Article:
Tuesday, January 18, 2005
Me and Pramila
Some times it is so strange that you just meet once and you still remember that person. You wish to meet that person again and again and there is some magnetism which drags you towards them.
I met Pramila in a fellowship potluck party.I agreed to go to the party to please my former roommate Saweda. There I had met Pramila.
After that meetign it was hard to get in touch. We often promised to but were unable to make it.
At last, last Sunday we were able to meet for a brief time before she could leave Iowa city and go to Boston to study Ministry.
Well, I am neither into Christianity nor am a religious person.But I do consider myself spiritual. I really felt that spiritual touch when I met Pramila last time.
Here is Swapna cheering good bye and all the best to Pramila.
Take care my friend.
Friday, January 14, 2005
More on snowflakes
The conditions of the form of snowflake
Clouds are made up of water vapour and composed of very tiny water droplets. In continental clouds, most droplets are smaller than one of seven hundredth of an inch chay to S.I. unit 0.04 millimetre in diameter. Many people believe that when the temperature gets below 0Â°C, the water will freeze. However, it is not always the case. Most scientists believe that the basic process is like the following.
Normally, water droplets will not stick with each other, unless there are some conditions satisfied. First of all, the temperature of the atmosphere is around the freezing temperature of water which is 0Â°C. However, pure water droplets will not automatically condense in such temperature. It is because water droplets do not contain a special kind of particle, which is the second condition, called a condensation nucleus. Most of the freezing nuclei are at about -10Â°C and allow the cloud droplets to condense around them. In the sky, if water droplets freeze, they must need something to stick to. Dust is the material that is the easiest found in the atmosphere. Smog, or even bacteria, can act as the freezing nuclei too.
A group of Soviet scientists did a research and their results and confirmed the above explanation. They used aircrafts to release man-made particles made of dust in the sky. Then they collected and measured the ice nuclei (freezing nuclei). It showed that in the presence of those man-made particles, the size of the snow crystal were considerably bigger than natural one.
The process of snowflake formation
When the temperature is below 0Â°C and in the presence of freezing nuclei, the water droplets begin to freeze and become ice crystals. As those water droplets are too tiny to see, many people mistake this process as sublimation, by which the water vapour skips the liquid state and turns directly into ice.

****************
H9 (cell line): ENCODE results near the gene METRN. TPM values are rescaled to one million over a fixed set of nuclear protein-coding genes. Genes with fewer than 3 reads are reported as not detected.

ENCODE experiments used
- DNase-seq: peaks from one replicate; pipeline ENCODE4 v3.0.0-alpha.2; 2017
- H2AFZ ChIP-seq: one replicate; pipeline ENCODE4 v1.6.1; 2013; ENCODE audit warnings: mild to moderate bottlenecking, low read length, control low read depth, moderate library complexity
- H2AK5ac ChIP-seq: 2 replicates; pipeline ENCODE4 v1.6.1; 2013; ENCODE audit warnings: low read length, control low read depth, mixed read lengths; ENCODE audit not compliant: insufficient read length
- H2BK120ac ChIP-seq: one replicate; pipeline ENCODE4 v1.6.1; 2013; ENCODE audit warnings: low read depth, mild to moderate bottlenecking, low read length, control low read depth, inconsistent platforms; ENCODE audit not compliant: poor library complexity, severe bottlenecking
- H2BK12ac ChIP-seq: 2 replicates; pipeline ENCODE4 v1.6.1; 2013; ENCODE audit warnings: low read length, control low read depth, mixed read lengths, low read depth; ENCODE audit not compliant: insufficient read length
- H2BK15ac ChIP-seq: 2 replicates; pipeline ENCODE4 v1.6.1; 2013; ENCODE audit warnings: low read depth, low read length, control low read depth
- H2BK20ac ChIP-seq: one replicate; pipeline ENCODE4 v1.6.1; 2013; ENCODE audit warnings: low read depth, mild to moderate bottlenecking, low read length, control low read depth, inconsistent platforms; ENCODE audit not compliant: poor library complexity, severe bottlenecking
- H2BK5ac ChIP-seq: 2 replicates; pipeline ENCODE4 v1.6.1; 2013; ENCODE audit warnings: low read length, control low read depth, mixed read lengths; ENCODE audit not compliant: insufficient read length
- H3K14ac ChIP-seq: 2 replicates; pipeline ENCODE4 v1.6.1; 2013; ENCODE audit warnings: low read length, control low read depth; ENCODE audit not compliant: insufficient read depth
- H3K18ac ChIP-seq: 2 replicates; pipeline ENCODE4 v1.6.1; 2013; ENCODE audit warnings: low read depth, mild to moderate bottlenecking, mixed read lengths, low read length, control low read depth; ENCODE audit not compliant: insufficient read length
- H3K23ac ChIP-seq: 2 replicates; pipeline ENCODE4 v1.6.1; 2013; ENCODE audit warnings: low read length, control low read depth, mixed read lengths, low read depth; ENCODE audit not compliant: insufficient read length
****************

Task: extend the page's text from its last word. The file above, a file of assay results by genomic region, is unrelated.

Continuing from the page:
When ice crystals begin to form, water droplets around those ice crystals will freeze and cling with them together. As they continue to grow, they attract more water droplets and expand to form larger sizes. When they join with around 2 to 200 ice crystals, they will become unique shape of snowflakes depending on the condition of the atmosphere.
Snow particles fall at rates ranging from nearly zero for tiny crystals to about a metre per second for a typical snowflake and several times larger for melting snow. When snow crystals strike supercooled droplets, the droplets will immediately freeze onto them. This process, called riming, forms soft particles known as snow pellets or grains. In temperate zones, the melting of snow pellets provides much of the rainfall from cumulus clouds.
When ice crystal grows, it attracts more and more water molecules to form snowflakes. A construction mystery of snowflakes is the average hexagonal shape, which may contain as many as 100 million or more water molecules. In certain conditions, the growing process proceeds in both perfectly horizontal and perpendicular directions, thus building a broader and thicker crystal in hexagonal symmetry. Amazingly, this symmetry is always maintained out when the size is increased.
Growth of Snowflake
When snow forms, the atmosphere is saturated with water vapour and the temperature should be below 0Â°C. Tiny ice crystals begin to form around the freezing nuclei. Then, ice crystals join together and snowflakes are formed. This process is called crystallization. During crystallization, the water molecules will change from liquid state to solid state with their most basic alignment. As the basic form of ice crystals is a hexagonal prism, most ice crystals are six-sided in shape at the beginning. When more water molecules join the ice crystals, they will build up around the first hexagon and maintain the shape of the crystal as it grows.
Although most ice crystals are formed in six-sided symmetry, the crystals can result in many different shapes which depend mostly on temperature. If the temperature is lower than -30Â°C, the ice crystals will form with hexagonal columns. At around -15Â°C, the ice crystals will form with hexagonal plates which are the typical flat snowflakes we see. When the temperature is up to around -5Â°C, needles shaped crystals and many other undetermined shaped crystals appear. As the higher the clouds, the lower the temperature. So in high clouds, six-sided hexagonal columns are more common. Flat hexagonal plate snowflakes are formed in the middle clouds while many different shapes of crystals are formed in the low clouds. However, the real situation is much more complex and the whole picture is still not well understood.
Size of Snowflake
Many people think that snowflakes are of snow faller from the sky and so they think that snowflakes are as large as a snowball. Actually, the term snowflake refers to an individual snow crystal, while snow falling from the sky are called snowballs which include hundreds or even thousands of small snowflakes stuck together. Now, you can imagine how small snowflakes are.
Snow crystals are typically between 0.5 to 3 millimetres in diameter whereas snowflakes are about 10 mm in size. Snowflakes weigh around 1 gram per 3000 to 10000 snowflakes. Some large snowflakes may typically be as large as 200 to 400 mm (0.79 to 1.57 inches), but occasionally some giants may also form. Exceptionally large snowflakes can exceed 500 mm (2 inches) and contain hundreds of individual crystals. For a snowflake to grow to an exceptionally large size, conditions must be perfect. Besides having ideal temperature for stickiness, the winds must not too strong or else the large flakes will break up as they fall.